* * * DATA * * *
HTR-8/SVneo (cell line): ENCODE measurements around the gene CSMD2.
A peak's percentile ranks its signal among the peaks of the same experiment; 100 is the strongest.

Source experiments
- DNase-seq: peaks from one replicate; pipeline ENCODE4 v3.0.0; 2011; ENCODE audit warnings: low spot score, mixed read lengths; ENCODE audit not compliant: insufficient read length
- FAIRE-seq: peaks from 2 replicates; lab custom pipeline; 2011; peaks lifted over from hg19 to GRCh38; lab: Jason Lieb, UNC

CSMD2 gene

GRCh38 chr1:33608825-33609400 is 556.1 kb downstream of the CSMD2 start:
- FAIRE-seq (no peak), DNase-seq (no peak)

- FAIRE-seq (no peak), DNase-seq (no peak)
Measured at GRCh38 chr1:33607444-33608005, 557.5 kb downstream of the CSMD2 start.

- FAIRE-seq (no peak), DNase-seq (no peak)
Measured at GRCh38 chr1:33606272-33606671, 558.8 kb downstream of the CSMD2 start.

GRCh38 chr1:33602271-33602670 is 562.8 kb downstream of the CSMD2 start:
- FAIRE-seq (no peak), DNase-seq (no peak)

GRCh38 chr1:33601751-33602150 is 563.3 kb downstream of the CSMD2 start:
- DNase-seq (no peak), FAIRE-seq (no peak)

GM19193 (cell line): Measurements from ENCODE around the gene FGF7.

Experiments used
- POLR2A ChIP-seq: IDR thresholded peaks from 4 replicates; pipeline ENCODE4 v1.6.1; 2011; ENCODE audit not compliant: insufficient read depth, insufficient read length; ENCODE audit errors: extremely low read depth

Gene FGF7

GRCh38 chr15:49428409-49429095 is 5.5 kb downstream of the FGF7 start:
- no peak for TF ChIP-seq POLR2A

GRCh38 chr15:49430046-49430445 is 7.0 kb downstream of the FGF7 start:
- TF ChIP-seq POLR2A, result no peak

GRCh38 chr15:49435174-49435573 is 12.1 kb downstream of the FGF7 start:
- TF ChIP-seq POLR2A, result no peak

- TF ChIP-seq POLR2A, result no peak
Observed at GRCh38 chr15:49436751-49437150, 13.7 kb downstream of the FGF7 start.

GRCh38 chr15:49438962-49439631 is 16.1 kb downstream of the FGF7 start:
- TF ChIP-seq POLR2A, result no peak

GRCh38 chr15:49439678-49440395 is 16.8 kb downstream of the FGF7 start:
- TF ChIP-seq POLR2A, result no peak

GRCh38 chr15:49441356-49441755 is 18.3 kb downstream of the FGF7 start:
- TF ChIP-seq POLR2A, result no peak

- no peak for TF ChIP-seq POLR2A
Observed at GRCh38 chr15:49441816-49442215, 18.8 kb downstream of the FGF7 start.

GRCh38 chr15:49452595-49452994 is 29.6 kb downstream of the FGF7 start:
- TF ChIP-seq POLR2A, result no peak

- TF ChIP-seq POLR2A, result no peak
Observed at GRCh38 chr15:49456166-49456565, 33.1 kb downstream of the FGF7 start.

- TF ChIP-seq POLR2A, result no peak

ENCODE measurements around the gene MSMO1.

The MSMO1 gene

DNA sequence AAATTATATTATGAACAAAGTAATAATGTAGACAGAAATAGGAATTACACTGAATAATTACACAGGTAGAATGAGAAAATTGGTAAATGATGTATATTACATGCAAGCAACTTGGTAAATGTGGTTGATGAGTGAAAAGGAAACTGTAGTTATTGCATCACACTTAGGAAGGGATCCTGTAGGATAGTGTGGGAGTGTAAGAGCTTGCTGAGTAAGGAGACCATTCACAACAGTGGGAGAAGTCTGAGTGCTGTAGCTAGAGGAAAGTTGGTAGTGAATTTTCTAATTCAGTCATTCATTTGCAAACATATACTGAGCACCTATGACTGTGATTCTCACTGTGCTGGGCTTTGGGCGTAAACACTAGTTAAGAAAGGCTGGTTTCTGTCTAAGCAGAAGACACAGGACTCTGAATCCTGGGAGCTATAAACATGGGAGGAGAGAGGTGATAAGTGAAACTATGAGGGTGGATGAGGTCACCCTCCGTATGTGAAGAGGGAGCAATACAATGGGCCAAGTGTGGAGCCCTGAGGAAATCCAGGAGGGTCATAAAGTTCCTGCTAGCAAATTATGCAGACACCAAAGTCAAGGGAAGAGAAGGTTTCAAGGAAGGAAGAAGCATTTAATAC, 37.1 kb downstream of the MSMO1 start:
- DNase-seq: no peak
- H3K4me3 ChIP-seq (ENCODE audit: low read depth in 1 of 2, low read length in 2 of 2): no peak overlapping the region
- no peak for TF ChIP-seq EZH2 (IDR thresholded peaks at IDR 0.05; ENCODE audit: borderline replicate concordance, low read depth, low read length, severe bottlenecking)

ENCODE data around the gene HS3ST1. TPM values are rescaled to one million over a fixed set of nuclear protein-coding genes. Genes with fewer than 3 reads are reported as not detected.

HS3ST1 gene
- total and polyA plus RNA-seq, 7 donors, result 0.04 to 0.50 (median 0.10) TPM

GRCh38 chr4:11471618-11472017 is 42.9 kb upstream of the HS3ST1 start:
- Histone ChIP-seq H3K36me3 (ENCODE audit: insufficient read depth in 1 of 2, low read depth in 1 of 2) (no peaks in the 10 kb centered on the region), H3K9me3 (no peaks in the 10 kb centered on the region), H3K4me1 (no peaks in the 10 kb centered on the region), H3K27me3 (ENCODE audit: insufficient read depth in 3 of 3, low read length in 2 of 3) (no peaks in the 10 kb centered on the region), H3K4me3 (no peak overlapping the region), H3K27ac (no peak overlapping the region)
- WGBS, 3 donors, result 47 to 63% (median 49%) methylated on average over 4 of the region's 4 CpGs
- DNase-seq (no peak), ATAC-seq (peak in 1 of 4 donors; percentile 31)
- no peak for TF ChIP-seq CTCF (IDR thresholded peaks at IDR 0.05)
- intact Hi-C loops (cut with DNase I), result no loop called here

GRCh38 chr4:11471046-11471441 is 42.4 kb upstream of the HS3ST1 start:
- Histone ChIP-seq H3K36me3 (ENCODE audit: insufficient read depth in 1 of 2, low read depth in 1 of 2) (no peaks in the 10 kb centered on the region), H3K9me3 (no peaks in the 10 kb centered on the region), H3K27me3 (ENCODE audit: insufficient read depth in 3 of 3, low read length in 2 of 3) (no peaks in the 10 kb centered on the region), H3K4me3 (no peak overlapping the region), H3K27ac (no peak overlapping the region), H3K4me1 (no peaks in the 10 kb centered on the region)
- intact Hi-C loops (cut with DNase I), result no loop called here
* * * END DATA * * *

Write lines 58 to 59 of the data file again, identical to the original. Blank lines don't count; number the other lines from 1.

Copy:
- Histone ChIP-seq H3K36me3 (ENCODE audit: insufficient read depth in 1 of 2, low read depth in 1 of 2) (no peaks in the 10 kb centered on the region), H3K9me3 (no peaks in the 10 kb centered on the region), H3K27me3 (ENCODE audit: insufficient read depth in 3 of 3, low read length in 2 of 3) (no peaks in the 10 kb centered on the region), H3K4me3 (no peak overlapping the region), H3K27ac (no peak overlapping the region), H3K4me1 (no peaks in the 10 kb centered on the region)
- intact Hi-C loops (cut with DNase I), result no loop called here